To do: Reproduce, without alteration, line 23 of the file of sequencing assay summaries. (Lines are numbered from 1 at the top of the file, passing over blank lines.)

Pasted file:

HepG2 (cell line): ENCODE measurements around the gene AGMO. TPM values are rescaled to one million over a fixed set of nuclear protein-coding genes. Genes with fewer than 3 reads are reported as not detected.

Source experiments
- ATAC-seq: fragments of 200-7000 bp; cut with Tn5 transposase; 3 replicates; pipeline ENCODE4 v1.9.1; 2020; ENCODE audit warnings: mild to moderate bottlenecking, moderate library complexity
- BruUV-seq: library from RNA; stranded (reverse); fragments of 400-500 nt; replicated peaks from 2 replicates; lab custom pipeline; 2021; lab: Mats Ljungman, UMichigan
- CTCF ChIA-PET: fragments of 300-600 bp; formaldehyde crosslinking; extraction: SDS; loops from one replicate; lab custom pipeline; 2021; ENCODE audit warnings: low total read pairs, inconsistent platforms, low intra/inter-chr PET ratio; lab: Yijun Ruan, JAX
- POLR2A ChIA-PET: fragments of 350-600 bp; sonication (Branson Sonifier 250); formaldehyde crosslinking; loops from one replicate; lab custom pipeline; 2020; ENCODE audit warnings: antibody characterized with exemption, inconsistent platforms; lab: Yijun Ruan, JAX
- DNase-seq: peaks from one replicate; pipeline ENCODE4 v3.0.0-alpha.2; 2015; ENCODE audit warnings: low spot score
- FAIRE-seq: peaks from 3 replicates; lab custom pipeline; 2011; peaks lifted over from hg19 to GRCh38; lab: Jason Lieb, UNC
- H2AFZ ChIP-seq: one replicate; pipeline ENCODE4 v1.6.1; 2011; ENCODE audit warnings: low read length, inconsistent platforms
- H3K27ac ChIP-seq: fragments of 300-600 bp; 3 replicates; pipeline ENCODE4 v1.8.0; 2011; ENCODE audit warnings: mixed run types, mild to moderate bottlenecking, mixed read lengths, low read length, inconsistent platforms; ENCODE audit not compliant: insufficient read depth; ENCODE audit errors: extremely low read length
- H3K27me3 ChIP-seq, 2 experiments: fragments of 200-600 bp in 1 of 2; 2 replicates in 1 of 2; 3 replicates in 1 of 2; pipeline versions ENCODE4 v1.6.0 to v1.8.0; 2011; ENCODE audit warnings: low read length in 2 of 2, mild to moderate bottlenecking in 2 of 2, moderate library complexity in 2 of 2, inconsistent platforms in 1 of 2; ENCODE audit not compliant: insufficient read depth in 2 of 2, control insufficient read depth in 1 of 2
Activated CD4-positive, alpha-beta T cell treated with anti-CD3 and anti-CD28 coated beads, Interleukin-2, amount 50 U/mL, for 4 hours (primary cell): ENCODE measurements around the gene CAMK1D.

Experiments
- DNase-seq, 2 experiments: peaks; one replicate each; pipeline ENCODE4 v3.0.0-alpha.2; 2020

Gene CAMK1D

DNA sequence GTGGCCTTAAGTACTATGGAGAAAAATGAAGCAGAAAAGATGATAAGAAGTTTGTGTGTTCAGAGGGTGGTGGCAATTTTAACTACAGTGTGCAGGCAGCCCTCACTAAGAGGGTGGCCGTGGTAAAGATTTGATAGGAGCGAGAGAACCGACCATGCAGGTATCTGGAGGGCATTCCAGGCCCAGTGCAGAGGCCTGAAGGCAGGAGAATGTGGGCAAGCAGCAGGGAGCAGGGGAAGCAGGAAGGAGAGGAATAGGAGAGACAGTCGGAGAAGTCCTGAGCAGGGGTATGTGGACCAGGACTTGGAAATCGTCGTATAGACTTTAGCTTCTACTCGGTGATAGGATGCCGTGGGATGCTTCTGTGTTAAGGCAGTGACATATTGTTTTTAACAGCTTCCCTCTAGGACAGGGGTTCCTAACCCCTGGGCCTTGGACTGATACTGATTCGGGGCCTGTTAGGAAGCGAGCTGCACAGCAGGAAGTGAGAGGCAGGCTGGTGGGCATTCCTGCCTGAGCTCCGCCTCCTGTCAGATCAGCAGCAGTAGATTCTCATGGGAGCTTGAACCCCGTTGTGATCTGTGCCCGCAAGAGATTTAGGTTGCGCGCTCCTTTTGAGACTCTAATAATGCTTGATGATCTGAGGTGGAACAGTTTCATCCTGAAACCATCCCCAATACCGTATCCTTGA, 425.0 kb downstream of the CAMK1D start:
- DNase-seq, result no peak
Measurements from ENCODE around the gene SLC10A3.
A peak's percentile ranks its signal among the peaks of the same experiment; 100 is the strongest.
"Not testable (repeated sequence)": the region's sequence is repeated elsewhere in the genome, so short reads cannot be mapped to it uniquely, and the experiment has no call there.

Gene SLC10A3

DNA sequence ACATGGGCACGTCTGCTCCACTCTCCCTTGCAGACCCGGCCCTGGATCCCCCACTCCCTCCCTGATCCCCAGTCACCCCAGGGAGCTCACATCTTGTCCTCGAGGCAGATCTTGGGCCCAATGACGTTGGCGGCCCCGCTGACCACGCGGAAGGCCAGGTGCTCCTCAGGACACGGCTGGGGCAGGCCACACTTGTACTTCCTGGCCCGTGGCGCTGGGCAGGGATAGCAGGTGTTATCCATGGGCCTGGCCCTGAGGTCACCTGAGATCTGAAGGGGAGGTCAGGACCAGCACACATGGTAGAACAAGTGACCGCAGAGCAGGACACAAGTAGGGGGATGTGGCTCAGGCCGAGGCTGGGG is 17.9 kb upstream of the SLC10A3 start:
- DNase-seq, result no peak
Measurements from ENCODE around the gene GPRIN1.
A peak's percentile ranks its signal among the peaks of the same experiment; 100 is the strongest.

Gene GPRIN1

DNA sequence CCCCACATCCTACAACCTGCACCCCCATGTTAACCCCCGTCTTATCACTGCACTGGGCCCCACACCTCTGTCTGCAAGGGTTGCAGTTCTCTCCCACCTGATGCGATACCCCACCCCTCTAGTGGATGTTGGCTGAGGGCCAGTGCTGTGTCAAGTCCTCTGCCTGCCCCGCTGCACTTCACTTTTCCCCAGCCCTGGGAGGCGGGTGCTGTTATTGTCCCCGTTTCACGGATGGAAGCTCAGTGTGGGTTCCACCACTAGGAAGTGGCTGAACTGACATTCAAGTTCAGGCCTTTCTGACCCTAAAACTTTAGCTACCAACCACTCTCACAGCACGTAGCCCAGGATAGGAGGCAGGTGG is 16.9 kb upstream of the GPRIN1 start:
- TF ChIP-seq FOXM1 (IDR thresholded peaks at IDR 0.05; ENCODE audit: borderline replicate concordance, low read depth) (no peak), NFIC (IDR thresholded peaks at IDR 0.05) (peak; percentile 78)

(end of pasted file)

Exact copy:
- DNase-seq, result no peak